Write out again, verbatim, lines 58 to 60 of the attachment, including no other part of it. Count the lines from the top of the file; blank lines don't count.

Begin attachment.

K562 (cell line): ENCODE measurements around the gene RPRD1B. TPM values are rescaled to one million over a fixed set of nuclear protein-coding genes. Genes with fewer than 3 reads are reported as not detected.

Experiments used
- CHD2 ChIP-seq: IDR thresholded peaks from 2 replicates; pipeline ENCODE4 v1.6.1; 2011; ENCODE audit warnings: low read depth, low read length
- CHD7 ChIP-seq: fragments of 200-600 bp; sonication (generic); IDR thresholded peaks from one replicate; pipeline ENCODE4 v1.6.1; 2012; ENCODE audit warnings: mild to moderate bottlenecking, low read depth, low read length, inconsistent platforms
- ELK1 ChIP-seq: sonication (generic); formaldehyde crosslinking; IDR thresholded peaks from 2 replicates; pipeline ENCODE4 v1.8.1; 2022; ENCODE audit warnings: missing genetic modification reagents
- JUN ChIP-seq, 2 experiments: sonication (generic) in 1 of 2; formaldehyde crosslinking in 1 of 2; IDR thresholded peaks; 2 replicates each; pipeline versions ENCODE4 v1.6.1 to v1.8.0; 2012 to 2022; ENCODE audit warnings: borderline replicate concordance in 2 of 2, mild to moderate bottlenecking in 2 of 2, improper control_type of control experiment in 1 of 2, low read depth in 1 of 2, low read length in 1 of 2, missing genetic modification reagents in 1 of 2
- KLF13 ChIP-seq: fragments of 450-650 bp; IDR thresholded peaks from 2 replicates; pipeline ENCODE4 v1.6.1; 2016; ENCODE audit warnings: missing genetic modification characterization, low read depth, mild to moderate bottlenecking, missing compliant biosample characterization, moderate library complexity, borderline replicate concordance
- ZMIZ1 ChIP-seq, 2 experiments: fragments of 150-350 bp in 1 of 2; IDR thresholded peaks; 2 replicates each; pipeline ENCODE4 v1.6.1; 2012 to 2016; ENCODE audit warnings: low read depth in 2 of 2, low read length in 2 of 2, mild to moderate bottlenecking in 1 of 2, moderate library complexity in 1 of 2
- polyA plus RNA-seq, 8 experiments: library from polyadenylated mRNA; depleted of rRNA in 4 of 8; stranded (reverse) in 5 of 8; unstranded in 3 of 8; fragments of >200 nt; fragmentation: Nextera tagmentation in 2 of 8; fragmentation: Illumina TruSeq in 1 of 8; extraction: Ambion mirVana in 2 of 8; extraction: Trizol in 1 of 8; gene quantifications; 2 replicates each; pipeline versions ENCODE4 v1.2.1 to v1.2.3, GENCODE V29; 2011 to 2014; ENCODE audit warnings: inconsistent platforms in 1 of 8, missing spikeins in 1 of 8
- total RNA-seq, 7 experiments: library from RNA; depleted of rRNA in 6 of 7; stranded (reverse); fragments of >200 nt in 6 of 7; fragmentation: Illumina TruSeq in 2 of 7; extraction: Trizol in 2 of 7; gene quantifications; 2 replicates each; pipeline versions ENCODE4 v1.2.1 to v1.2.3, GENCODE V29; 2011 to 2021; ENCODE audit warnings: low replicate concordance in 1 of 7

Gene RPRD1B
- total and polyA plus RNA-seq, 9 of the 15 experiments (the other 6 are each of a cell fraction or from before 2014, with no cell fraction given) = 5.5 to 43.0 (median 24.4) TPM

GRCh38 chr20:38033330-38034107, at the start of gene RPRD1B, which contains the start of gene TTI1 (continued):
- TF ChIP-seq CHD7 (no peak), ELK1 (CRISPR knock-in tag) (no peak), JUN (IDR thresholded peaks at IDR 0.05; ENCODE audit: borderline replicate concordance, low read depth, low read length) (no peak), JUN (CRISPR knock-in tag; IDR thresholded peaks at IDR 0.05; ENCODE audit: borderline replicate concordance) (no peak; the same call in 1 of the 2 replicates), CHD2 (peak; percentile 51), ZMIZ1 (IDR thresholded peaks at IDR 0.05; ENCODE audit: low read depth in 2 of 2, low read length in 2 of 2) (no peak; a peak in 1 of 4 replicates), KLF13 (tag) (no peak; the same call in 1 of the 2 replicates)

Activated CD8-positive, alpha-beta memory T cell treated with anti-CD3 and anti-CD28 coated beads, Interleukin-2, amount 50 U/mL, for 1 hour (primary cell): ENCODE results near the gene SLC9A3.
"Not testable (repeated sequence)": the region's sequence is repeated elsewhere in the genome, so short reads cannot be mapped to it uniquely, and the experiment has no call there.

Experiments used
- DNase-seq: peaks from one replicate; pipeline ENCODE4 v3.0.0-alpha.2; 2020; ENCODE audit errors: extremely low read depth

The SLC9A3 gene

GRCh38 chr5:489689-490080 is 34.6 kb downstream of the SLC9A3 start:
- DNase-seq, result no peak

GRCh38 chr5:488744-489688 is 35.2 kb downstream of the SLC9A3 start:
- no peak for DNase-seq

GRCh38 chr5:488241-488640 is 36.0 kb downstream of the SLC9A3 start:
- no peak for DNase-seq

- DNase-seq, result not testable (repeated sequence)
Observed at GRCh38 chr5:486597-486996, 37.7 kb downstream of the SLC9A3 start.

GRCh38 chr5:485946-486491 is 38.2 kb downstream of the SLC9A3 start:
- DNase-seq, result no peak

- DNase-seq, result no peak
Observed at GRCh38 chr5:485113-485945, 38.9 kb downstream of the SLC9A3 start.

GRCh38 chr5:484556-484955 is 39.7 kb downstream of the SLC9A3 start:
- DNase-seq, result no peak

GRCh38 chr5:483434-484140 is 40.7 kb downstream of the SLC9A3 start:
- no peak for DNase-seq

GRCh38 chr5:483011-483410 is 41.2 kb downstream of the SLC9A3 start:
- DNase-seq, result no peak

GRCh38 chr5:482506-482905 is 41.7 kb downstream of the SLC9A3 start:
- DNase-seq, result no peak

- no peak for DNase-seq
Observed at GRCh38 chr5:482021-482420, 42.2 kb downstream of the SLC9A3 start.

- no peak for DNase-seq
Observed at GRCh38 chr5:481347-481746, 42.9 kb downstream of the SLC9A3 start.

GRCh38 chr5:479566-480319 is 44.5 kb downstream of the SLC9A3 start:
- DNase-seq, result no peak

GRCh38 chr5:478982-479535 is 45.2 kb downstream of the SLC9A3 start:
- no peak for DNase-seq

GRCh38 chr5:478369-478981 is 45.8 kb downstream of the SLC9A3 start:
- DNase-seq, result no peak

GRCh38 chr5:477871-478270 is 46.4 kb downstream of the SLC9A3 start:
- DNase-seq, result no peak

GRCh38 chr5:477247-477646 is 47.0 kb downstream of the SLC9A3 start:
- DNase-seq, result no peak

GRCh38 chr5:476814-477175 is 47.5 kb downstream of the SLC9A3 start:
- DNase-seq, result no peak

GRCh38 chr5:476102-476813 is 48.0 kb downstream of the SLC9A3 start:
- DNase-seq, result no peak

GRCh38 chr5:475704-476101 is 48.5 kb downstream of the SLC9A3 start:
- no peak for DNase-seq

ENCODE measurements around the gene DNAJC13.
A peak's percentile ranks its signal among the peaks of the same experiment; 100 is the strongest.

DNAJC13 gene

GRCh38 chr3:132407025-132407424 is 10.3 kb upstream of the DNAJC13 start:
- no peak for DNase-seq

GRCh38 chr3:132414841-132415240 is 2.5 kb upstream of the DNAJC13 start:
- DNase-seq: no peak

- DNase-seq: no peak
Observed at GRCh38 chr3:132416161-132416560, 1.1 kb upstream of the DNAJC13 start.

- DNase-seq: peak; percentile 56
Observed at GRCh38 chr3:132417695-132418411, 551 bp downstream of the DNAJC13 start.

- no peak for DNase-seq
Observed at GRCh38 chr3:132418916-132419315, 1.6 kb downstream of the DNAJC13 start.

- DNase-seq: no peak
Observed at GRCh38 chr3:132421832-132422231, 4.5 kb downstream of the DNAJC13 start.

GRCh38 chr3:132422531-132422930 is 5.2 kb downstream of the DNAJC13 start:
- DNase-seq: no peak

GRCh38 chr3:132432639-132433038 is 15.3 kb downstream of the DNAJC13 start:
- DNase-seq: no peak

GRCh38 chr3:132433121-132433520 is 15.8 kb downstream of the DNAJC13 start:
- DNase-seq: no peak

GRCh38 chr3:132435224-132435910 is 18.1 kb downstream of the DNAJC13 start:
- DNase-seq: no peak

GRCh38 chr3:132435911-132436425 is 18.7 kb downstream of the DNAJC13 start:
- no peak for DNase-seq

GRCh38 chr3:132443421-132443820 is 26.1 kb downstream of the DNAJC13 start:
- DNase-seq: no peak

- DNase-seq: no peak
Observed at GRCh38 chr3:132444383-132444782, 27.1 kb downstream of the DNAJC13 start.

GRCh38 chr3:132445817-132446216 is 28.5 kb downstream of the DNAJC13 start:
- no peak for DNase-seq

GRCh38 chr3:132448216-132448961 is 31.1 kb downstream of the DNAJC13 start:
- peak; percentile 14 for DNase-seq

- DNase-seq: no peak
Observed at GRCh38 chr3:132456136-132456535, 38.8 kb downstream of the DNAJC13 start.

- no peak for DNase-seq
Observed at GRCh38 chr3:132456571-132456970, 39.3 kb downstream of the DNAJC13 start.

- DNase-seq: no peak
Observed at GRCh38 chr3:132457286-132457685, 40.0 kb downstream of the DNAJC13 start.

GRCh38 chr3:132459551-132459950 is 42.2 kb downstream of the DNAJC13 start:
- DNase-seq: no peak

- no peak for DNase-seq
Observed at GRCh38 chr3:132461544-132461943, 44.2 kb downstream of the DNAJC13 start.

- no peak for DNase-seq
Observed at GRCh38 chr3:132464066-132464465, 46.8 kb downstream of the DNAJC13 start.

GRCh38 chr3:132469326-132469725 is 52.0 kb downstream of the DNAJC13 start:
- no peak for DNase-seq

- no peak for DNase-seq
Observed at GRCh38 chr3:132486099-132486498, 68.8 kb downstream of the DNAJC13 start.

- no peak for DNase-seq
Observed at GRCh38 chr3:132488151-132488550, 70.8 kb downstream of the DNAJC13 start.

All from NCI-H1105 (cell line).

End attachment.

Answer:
GRCh38 chr5:475704-476101 is 48.5 kb downstream of the SLC9A3 start:
- no peak for DNase-seq

ENCODE measurements around the gene DNAJC13.